Tag Archives: euthanasia

Follow Church prescription for a Catholic living will

Living wills were first introduced by the Euthanasia Society of America in 1967, and were popularized by one of its members, advice columnist Abigail Van Buren (“Dear Abby”). Given the disreputable history of the living will, Catholic patients should ensure that end-of-life documents follow Church teaching. Living wills do not become activated until patients cannot speak personally to express their desires. Health care surrogates, usually family members, need to be assigned to speak for the patients then. A Catholic living will should also address the following 5 principles, to avoid the dangers of secular end-of life documents.

1. Relieving pain. Church teaching strongly supports patients being kept as free of pain as possible. This needs to be balanced with patients’ moral and family duties as they prepare with full consciousness to meet Christ.

2. Assessing treatments as ordinary or extraordinary. Patients and their families need to be given adequate information for a clear understanding of any end-of-life treatment. Is each treatment: 1) serving as a bridge to recovery from an acute medical problem, 2) alleviating suffering from an ongoing condition, or 3) offering little hope of benefit and actually becoming burdensome? There is no obligation to accept extraordinary treatments that have significant risks which may outweigh benefits.

3. Providing food and nutrition. A written request for receiving food and water, even if by artificial means, is generally not included in a standard secular living will that views assisted nutrition and hydration as medical treatment, but the Catholic Church views assisted nutrition and hydration as normal care. Pope St. John Paul II wrote:

“The administration of water and food, even when provided by artificial means, always represents a natural means of preserving life, not a medical act.”

When a terminally ill patient, however, is at the brink of death, body systems are shutting down and can no longer digest food. At this point assisted hydration and nutrition become burdensome and could be discontinued.

4. Prohibiting euthanasia. The immorality of Euthanasia and Physician-Assisted Suicide (PAS) predates Christianity, as Hippocrates prohibited this practice 2,400 years ago. The Catholic Church has always taught that these are grave violations of God’s law. In an age where PAS is being legalized, it is important to clearly state an opposition to this misguided autonomy and false mercy.

5. Requesting spiritual care. This provision asserts that a priest be notified and that the Sacraments be given. The Sacraments of Penance, Anointing of the Sick, and Viaticum are the healing Sacraments that give peace, strength, and grace in preparation for death. The Anointing of the Sick unites a person more closely to Christ’s Passion and uses suffering as a participation in His saving work.

A Catholic living will that includes these 5 principles — and a designated surrogate committed to Catholic principles to speak when the patient cannot — serves not only the patient’s own well-being, but also acts as a tool for evangelization by witnessing to the truth about human dignity, the redemptive value of suffering, and hope in eternal life. For a model Catholic end-of-life document: https://www. flacathconf.org/documents/2018/11/CDLD.pdf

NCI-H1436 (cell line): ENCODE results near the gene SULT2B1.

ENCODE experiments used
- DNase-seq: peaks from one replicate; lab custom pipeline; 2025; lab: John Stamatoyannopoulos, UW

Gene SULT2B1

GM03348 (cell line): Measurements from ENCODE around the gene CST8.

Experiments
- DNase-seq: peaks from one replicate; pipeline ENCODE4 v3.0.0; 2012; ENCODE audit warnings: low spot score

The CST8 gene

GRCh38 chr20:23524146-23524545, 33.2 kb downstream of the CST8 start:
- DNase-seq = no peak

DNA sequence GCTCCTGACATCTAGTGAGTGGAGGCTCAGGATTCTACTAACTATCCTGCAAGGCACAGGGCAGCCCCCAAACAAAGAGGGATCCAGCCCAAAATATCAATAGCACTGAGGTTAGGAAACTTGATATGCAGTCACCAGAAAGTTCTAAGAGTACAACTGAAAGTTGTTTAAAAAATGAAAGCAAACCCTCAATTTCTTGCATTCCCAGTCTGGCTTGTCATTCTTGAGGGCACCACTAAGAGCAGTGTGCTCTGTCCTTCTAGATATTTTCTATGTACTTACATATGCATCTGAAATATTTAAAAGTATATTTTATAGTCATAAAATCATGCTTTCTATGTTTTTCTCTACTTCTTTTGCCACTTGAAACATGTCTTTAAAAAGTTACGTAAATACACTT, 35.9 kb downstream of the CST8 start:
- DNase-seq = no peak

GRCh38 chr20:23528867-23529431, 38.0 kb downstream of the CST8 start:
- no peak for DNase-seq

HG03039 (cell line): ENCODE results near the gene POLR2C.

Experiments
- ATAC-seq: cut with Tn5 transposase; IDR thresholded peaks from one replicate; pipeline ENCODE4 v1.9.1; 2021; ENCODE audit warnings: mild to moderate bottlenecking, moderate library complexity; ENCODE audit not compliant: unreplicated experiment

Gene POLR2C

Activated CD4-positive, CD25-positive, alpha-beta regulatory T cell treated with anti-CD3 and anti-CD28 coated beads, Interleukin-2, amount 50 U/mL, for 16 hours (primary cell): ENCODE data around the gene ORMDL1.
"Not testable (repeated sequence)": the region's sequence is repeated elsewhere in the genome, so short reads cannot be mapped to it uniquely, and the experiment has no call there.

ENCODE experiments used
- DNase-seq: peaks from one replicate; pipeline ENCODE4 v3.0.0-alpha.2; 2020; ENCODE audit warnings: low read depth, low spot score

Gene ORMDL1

Dr. PETER MORROW is the immediate past-president of the Catholic Medical Association, and practices geriatric medicine in Saint Cloud, Florida.

Seeing stealth euthanasia for what it is

Most of us are aware of the horror of abortion, of parents paying a doctor to kill their child, even if it goes by a sugar-coated name such as “choice” or “planned parenthood.” Too few are aware that at the other end of life, children, in an ironic turnabout, can pay a doctor to legally kill their own parents; the sugar-coated names for this are “hospice” or “palliative care.”

I learned this from the case of my own mother, who recently fell victim to “palliative care” and was killed at the hands of doctors and nurses, on the orders of one of her own children. She had imprudently chosen the wrong child to be her “health care proxy,” who then immediately had her physician sign a bland, one-sentence statement that she was legally incompetent. It is true that my mother was somewhat confused, particularly about time, but she recognized and cared about people, ran her own life, and knew what she wanted. Although she should not have made a major financial decision at that point, she certainly knew whether she wanted to live or die.

Unfortunately, a few months later she fell and fractured her pelvis, requiring a move to a nursing home while the bone healed. The nurses attending her were charmed by her kindness and her stories, and said that with physical therapy she should soon be able to walk again. However, her proxy decided instead that it was time for her to die. My mother was removed from medical care, and placed in hospice, or palliative care. As much as I and my mother fought for medical care, there was nothing we could do. No medical aid, including nutritional supplements or physical therapy, were to be provided – just morphine, ostensibly to relieve pain, but as later made clear, actually to hasten death.

The doctor ordered large doses of morphine at six-hour intervals, whether my mother was in pain or not. Morphine is known to depress appetite; it is used, illegally, by runway models to lose weight. When she weighed little more than 70 pounds and was losing about a pound a day, I asked that she be given a nutritional supplement, such as “Ensure.” I was told it was forbidden, under doctor’s orders. When I asked that the morphine be given only when in pain, I was told it had to be given by the clock. When I confronted the director of nursing, saying “You are allowed to give morphine to relieve pain, but not to hasten death” her reply was, point blank, “Not true – it depends on the quality of  life.” When I asked what the terminal condition was that justified her being put in hospice, the answer was “she is 96 years old and has a broken pelvis.” A broken bone is not a terminal condition. What they were saying is it was time for her to die.